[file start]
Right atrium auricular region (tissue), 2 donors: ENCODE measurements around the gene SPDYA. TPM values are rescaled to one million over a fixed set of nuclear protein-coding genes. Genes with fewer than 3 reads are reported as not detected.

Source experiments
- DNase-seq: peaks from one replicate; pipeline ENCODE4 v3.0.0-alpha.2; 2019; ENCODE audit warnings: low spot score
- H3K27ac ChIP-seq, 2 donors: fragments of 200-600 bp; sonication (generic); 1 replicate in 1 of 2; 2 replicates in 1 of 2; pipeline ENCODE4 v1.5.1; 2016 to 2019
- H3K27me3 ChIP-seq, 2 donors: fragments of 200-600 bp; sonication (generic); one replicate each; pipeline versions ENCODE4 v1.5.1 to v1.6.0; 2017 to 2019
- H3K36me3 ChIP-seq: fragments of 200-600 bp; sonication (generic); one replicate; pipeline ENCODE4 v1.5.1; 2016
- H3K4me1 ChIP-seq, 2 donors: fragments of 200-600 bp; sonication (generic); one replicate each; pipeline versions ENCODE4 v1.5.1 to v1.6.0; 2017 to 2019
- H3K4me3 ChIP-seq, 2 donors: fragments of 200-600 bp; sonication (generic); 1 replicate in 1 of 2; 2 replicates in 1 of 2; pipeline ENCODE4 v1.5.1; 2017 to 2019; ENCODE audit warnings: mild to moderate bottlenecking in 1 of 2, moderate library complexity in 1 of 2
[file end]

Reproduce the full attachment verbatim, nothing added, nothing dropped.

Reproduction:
Right atrium auricular region (tissue), 2 donors: ENCODE measurements around the gene SPDYA. TPM values are rescaled to one million over a fixed set of nuclear protein-coding genes. Genes with fewer than 3 reads are reported as not detected.

Source experiments
- DNase-seq: peaks from one replicate; pipeline ENCODE4 v3.0.0-alpha.2; 2019; ENCODE audit warnings: low spot score
- H3K27ac ChIP-seq, 2 donors: fragments of 200-600 bp; sonication (generic); 1 replicate in 1 of 2; 2 replicates in 1 of 2; pipeline ENCODE4 v1.5.1; 2016 to 2019
- H3K27me3 ChIP-seq, 2 donors: fragments of 200-600 bp; sonication (generic); one replicate each; pipeline versions ENCODE4 v1.5.1 to v1.6.0; 2017 to 2019
- H3K36me3 ChIP-seq: fragments of 200-600 bp; sonication (generic); one replicate; pipeline ENCODE4 v1.5.1; 2016
- H3K4me1 ChIP-seq, 2 donors: fragments of 200-600 bp; sonication (generic); one replicate each; pipeline versions ENCODE4 v1.5.1 to v1.6.0; 2017 to 2019
- H3K4me3 ChIP-seq, 2 donors: fragments of 200-600 bp; sonication (generic); 1 replicate in 1 of 2; 2 replicates in 1 of 2; pipeline ENCODE4 v1.5.1; 2017 to 2019; ENCODE audit warnings: mild to moderate bottlenecking in 1 of 2, moderate library complexity in 1 of 2